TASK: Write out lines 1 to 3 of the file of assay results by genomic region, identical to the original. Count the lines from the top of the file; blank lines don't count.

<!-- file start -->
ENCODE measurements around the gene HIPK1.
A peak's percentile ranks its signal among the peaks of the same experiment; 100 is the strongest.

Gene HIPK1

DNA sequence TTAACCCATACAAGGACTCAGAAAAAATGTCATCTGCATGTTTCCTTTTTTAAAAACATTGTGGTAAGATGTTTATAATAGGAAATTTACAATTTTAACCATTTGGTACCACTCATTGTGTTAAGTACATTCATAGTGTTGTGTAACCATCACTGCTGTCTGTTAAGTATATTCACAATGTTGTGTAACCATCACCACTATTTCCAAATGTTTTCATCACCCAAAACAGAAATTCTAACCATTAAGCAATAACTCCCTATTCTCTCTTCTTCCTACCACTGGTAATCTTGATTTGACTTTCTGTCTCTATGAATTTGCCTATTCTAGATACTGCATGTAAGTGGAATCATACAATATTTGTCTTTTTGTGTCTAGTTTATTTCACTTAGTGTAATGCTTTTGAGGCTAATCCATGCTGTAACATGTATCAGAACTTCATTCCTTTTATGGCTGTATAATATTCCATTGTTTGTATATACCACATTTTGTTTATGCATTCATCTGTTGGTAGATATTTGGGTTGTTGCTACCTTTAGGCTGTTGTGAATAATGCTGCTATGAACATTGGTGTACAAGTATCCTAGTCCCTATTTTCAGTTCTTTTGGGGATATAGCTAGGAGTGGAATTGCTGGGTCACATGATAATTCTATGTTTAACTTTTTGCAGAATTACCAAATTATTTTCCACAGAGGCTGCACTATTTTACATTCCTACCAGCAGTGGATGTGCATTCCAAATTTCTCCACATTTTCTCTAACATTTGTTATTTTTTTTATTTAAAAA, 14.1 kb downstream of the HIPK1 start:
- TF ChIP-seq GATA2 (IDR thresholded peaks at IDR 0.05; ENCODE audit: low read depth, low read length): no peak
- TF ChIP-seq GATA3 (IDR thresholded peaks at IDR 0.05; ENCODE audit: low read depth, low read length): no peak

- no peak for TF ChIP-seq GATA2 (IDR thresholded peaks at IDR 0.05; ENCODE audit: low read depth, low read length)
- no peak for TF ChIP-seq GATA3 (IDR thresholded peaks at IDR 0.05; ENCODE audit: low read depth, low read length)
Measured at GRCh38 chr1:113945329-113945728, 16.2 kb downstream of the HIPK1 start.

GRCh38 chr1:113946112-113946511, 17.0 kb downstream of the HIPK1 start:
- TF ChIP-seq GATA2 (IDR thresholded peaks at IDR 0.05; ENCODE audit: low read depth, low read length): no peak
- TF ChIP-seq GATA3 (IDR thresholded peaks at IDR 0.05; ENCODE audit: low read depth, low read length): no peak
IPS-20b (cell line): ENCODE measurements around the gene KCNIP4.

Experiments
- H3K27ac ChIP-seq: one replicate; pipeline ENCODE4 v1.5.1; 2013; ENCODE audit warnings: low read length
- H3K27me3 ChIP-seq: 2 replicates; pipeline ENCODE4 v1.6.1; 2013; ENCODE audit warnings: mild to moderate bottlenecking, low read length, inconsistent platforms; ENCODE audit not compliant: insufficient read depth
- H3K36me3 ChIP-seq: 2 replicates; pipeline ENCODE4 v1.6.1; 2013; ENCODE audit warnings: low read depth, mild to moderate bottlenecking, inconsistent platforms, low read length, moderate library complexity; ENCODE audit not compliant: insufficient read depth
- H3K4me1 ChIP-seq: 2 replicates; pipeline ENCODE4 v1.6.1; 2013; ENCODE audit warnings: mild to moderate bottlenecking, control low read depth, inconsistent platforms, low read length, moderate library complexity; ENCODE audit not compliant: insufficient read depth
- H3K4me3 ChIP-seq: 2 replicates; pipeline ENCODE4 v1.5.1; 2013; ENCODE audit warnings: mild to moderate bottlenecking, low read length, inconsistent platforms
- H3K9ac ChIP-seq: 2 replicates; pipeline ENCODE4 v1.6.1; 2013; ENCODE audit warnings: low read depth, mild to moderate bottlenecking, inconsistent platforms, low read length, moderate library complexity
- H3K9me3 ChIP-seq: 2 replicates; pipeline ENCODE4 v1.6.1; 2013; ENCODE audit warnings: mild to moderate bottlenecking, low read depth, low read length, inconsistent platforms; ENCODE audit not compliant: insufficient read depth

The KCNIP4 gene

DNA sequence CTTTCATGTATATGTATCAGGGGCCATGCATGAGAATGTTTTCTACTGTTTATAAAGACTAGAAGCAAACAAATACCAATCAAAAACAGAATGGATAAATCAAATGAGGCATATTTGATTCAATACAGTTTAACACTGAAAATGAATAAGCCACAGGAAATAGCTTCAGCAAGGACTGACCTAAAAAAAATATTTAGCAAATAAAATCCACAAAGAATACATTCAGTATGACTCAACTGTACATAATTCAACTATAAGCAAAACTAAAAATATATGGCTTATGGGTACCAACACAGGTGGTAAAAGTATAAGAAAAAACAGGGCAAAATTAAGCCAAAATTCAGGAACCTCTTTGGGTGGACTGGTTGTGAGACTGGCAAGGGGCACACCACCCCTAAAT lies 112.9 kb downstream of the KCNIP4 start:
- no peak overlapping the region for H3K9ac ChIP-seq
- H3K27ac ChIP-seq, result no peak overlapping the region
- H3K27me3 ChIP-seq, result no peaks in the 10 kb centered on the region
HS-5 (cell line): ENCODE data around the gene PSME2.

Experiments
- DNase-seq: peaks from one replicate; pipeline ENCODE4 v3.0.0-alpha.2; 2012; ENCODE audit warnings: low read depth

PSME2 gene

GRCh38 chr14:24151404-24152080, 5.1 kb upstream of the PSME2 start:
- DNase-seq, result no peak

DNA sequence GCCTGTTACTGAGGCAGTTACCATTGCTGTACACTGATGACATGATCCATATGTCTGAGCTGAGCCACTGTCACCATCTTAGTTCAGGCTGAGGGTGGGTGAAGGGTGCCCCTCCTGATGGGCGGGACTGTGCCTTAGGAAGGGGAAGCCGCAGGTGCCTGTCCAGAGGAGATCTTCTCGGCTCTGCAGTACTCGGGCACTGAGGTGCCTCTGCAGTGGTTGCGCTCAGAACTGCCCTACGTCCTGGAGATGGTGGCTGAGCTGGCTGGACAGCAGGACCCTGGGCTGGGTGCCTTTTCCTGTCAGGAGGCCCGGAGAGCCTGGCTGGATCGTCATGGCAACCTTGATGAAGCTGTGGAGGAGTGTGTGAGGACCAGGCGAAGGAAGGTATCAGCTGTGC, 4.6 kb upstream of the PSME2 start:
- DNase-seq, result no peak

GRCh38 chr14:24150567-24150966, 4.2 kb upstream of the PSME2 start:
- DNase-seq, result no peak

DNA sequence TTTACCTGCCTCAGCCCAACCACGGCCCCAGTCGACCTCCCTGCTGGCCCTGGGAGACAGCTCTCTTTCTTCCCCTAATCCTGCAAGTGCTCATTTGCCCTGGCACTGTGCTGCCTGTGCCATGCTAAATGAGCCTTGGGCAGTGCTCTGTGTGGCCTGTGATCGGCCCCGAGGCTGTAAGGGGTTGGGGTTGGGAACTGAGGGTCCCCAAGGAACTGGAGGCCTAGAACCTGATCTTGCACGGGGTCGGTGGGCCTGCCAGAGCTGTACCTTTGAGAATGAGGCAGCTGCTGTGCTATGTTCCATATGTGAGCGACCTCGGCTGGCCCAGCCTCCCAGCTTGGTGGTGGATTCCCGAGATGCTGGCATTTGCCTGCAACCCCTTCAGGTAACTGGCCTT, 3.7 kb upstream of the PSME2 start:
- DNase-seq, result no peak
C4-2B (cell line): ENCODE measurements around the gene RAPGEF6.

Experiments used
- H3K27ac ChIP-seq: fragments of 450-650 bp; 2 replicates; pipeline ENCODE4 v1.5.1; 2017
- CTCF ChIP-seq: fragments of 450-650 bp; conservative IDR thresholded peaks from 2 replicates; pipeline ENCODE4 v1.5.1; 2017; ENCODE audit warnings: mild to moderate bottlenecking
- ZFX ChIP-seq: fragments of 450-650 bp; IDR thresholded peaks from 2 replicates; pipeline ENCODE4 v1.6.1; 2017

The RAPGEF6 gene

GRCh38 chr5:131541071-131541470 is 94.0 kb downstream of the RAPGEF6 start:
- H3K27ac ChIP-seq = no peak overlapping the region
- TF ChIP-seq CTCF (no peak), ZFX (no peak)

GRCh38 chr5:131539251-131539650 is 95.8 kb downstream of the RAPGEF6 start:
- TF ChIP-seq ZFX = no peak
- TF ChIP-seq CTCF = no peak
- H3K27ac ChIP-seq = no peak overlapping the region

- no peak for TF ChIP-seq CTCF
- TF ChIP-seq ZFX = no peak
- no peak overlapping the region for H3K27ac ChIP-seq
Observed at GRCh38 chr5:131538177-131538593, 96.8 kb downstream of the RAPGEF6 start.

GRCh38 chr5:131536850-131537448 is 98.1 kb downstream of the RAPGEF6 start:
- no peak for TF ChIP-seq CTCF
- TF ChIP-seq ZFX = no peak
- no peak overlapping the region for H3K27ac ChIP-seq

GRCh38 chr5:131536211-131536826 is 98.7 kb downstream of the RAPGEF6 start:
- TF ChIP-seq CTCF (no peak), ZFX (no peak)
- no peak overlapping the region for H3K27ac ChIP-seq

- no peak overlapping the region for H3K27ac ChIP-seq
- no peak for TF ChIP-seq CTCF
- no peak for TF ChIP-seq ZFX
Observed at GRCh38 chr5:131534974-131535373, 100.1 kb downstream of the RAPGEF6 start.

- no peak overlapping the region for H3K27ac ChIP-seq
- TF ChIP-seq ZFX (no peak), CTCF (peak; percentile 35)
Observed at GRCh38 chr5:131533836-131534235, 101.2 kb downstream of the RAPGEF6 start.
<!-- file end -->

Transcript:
ENCODE measurements around the gene HIPK1.
A peak's percentile ranks its signal among the peaks of the same experiment; 100 is the strongest.

Gene HIPK1